Many banks offer their business customers a security system called positive pay. Traditional positive pay is a system where banks verify checks presented for payment against a list of issued checks previously submitted by the company. There’s payee positive pay, which involves comparing the image of the payee name on the check to the payee name included on issue information provided to the bank.
Most financial institutions offer enhanced authentication procedures that require the person logging in to prove who he or she is, usually by asking a series of questions whose answers are known only to the user. In addition, there are other bank security measures available to business clients; one such system reviews banking activity electronically and generates exceptions that are kicked out for human review. Often, the banking relationship manager is familiar with the client’s typical transactions and can place a call to verify authenticity if the transaction seems out of the norm. Also, banks that specialize in business relationships will often customize review processes and authentication procedures based upon the customer’s request, and CEOs should alert their personal bankers to business changes.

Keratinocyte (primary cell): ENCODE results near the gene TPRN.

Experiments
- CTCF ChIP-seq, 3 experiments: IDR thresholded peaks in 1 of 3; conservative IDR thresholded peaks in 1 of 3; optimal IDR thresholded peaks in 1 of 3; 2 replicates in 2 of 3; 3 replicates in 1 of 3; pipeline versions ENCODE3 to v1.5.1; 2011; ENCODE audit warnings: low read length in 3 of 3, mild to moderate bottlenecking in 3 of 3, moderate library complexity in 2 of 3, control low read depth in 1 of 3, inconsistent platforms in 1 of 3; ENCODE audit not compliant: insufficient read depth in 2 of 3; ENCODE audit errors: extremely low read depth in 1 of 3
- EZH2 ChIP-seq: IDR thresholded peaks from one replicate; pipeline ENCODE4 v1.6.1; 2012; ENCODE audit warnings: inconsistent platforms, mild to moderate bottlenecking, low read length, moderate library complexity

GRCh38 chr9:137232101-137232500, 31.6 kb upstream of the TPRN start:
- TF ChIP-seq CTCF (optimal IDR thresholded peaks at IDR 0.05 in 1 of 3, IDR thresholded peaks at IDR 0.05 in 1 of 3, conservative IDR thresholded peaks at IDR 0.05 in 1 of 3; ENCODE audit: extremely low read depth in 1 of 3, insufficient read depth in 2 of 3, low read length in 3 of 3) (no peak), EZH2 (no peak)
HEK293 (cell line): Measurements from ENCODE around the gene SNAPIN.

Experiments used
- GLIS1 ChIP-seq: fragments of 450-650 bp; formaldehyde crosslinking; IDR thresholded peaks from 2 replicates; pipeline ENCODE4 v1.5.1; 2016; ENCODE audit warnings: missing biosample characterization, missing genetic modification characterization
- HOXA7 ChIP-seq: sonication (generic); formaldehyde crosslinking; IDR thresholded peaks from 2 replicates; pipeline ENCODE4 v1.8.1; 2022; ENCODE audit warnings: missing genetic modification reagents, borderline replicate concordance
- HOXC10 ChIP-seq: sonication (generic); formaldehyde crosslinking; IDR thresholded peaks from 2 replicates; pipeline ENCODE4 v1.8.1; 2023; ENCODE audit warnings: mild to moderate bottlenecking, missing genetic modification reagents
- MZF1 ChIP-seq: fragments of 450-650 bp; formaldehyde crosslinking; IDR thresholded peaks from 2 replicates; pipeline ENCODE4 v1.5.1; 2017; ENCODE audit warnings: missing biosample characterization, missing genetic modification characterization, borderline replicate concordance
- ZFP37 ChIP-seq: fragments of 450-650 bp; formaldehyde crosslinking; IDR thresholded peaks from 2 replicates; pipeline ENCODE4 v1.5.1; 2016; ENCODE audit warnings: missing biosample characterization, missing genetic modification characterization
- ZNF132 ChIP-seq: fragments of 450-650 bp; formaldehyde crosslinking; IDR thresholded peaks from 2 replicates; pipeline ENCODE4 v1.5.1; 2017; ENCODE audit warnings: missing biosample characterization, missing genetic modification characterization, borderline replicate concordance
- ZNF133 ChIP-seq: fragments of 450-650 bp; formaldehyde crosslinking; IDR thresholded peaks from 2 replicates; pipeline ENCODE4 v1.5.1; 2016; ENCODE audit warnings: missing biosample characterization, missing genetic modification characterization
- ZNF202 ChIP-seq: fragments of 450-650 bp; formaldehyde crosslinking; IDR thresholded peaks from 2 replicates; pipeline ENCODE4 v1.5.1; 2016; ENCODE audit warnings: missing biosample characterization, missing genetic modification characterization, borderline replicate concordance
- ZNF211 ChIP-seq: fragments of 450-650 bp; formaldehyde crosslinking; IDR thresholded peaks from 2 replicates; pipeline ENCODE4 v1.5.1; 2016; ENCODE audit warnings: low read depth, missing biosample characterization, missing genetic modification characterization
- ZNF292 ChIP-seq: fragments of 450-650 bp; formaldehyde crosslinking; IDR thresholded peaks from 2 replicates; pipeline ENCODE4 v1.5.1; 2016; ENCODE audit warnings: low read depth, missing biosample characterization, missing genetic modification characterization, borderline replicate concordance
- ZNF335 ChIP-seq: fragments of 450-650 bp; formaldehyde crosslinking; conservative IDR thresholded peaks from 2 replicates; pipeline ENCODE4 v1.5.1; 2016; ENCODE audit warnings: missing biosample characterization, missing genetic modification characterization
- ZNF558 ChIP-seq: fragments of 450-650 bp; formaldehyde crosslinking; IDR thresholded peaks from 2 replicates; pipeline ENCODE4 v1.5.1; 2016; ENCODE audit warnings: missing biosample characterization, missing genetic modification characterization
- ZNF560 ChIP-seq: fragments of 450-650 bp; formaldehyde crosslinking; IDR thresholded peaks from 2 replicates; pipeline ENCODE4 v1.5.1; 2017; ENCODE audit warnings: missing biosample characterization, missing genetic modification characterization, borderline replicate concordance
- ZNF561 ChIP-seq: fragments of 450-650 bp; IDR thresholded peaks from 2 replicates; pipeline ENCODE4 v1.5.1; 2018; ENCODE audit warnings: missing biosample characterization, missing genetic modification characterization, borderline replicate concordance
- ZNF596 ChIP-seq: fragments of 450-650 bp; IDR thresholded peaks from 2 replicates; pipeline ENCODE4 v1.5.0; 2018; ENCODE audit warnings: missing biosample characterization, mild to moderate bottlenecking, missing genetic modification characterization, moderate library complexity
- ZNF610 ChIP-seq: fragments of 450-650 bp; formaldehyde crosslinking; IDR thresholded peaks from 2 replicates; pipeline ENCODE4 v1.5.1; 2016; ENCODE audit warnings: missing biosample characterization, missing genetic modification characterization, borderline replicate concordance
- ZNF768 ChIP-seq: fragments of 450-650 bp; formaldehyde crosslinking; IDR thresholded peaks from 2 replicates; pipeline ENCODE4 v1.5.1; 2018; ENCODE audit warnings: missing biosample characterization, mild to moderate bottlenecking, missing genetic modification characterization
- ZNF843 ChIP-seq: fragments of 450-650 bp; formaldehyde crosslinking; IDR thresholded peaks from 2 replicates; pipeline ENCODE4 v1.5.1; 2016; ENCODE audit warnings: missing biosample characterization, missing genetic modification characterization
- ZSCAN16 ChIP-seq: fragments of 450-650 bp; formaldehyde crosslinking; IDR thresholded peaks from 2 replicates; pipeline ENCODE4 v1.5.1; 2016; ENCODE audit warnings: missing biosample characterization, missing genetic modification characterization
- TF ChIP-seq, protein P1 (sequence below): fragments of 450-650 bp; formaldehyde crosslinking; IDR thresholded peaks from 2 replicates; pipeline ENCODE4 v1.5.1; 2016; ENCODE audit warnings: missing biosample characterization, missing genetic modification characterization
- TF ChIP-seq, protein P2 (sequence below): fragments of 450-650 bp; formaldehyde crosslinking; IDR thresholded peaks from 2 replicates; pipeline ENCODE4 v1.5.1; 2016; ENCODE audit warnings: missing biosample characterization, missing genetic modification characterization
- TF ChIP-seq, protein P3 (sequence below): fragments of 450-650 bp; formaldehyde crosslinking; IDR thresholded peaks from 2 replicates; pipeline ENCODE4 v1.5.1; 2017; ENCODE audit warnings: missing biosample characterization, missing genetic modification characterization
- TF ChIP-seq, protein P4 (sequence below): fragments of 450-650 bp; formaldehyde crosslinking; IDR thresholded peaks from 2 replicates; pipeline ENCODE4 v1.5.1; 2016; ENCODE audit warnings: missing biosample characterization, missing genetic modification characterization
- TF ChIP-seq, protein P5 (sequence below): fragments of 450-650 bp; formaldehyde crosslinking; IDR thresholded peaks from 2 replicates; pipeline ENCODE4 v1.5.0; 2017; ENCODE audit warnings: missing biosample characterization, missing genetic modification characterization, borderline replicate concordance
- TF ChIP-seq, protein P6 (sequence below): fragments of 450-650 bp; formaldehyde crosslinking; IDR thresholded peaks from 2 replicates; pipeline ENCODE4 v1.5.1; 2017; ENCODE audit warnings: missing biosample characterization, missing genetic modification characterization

How can CEOs protect data stored externally?
Today, more people are using laptops instead of desktops, which poses a unique security challenge, simply because someone breaking into your company can remove a laptop more easily than a desktop. More employees use laptops in remote locations away from the protection of the office environment and network security systems. Be sure to have a policy about what information can be stored on laptop hard drives and require that laptops are locked up when not in use. It’s not a good idea to have any accounting or banking information stored on laptop computers.